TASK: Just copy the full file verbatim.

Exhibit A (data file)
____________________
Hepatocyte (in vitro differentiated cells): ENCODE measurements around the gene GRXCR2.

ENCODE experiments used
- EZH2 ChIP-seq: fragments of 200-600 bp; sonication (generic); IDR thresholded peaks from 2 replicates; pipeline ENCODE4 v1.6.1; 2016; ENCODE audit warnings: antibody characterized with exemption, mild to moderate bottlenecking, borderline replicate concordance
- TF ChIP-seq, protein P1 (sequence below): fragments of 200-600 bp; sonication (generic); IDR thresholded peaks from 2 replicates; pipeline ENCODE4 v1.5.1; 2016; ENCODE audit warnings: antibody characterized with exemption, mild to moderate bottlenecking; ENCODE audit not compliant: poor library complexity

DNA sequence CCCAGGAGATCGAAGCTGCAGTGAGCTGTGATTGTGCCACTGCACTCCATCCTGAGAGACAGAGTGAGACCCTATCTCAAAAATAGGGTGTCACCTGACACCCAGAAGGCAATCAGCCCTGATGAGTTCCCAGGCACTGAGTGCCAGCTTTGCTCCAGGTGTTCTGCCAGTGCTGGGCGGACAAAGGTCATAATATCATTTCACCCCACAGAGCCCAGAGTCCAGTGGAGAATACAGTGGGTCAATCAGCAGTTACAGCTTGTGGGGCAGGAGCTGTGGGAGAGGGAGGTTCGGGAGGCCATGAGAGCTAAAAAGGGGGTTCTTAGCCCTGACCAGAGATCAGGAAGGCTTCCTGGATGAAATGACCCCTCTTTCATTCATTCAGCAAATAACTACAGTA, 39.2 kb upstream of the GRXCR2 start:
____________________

Hepatocyte (in vitro differentiated cells): ENCODE measurements around the gene GRXCR2.

ENCODE experiments used
- EZH2 ChIP-seq: fragments of 200-600 bp; sonication (generic); IDR thresholded peaks from 2 replicates; pipeline ENCODE4 v1.6.1; 2016; ENCODE audit warnings: antibody characterized with exemption, mild to moderate bottlenecking, borderline replicate concordance
- TF ChIP-seq, protein P1 (sequence below): fragments of 200-600 bp; sonication (generic); IDR thresholded peaks from 2 replicates; pipeline ENCODE4 v1.5.1; 2016; ENCODE audit warnings: antibody characterized with exemption, mild to moderate bottlenecking; ENCODE audit not compliant: poor library complexity

DNA sequence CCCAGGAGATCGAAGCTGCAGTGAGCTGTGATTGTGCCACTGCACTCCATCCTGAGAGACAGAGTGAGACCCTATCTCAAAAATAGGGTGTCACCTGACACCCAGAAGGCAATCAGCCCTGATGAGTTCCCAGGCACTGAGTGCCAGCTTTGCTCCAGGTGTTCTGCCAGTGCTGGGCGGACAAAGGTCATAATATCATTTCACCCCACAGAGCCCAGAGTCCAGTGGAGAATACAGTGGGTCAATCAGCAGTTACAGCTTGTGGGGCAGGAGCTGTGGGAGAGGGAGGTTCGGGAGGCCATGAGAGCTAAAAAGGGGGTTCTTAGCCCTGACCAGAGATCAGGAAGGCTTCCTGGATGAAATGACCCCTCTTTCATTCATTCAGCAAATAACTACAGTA, 39.2 kb upstream of the GRXCR2 start: